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February 1979

Pneumoperitoneum and Pneumoretroperitoneum: Consequences of Positive End-Expiratory Pressure Therapy

Author Affiliations

From the Department of Radiological Sciences, University of Oklahoma Health Sciences Center, Oklahoma City. Dr Altman is now with the University of New Mexico School of Medicine, Albuquerque.

Arch Surg. 1979;114(2):208-211. doi:10.1001/archsurg.1979.01370260098017

• Patients receiving positive end-expiratory pressure (PEEP) therapy should be considered at risk for pneumoperitoneum. In the four patients described, chest roentgenographic demonstration of pulmonary interstitial gas and pneumomediastinum, frequently but not always associated with pneumothorax, preceded the dissection of gas into the abdominal cavity. Neither prompt intubation of the pleural space with reexpansion of the lung in the event of pneumothorax nor decrease in the PEEP applied precluded dissection of gas from the mediastinum into the retroperitoneal and peritoneal spaces. This sequence of roentgenographic events should strongly suggest pneumoretroperitoneum and pneumoperitoneum as a sequela to PEEP therapy rather than a ruptured viscus.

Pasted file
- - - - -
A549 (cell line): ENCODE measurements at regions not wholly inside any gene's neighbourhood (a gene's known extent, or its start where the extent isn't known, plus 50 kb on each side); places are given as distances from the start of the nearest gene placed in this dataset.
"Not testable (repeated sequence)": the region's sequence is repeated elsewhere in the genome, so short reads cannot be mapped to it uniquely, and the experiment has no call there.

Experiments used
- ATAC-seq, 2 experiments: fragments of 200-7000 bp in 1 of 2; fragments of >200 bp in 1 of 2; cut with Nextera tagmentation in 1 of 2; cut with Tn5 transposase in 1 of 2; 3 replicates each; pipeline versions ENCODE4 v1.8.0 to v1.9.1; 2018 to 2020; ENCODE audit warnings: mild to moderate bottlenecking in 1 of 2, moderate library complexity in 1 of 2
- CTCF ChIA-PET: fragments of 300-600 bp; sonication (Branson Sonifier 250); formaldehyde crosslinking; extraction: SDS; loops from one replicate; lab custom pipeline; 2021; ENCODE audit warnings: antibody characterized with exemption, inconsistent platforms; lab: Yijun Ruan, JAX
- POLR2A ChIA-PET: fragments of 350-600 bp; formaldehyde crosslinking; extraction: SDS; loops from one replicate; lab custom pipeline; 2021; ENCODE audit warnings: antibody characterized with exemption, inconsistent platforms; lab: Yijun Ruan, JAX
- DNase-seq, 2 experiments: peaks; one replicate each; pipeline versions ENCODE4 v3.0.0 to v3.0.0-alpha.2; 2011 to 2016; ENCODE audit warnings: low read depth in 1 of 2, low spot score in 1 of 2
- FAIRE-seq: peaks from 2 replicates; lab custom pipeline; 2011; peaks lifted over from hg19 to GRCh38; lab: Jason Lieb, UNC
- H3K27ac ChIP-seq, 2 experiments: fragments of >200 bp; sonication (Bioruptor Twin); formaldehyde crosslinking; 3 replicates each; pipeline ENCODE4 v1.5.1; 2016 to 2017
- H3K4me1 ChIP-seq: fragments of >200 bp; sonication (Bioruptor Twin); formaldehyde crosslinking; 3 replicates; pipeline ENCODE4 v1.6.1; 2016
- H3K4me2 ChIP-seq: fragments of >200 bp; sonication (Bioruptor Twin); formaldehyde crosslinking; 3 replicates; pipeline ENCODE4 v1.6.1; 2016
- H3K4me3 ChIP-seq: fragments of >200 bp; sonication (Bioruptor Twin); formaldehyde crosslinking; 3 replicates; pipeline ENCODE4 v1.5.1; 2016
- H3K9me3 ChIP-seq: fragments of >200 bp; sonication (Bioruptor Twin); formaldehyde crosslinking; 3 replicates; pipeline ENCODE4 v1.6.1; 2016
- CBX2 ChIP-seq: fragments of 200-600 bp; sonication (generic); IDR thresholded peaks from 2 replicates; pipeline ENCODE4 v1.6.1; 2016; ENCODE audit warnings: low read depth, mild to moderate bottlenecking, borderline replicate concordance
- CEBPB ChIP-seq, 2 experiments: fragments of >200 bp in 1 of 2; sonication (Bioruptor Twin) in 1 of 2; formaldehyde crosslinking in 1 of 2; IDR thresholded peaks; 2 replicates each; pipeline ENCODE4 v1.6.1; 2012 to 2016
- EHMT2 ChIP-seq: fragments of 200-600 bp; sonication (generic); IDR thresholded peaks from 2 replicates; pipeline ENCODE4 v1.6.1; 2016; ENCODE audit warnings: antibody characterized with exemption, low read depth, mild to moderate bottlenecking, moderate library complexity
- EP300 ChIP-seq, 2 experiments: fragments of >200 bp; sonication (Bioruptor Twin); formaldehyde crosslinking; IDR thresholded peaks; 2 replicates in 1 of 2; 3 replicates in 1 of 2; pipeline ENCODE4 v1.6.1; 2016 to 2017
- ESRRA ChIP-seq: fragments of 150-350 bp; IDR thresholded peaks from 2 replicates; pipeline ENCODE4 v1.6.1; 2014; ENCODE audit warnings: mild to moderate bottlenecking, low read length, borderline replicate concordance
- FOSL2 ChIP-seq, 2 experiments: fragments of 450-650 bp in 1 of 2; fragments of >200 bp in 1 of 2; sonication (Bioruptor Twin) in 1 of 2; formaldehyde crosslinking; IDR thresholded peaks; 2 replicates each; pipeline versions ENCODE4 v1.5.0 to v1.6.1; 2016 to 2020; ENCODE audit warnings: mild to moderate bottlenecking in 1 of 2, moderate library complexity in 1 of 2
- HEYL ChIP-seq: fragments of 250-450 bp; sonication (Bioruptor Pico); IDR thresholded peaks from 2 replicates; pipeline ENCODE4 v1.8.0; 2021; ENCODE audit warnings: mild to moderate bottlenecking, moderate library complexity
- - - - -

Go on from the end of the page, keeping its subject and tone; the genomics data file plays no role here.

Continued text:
(Arch Surg 114:208-211, 1979)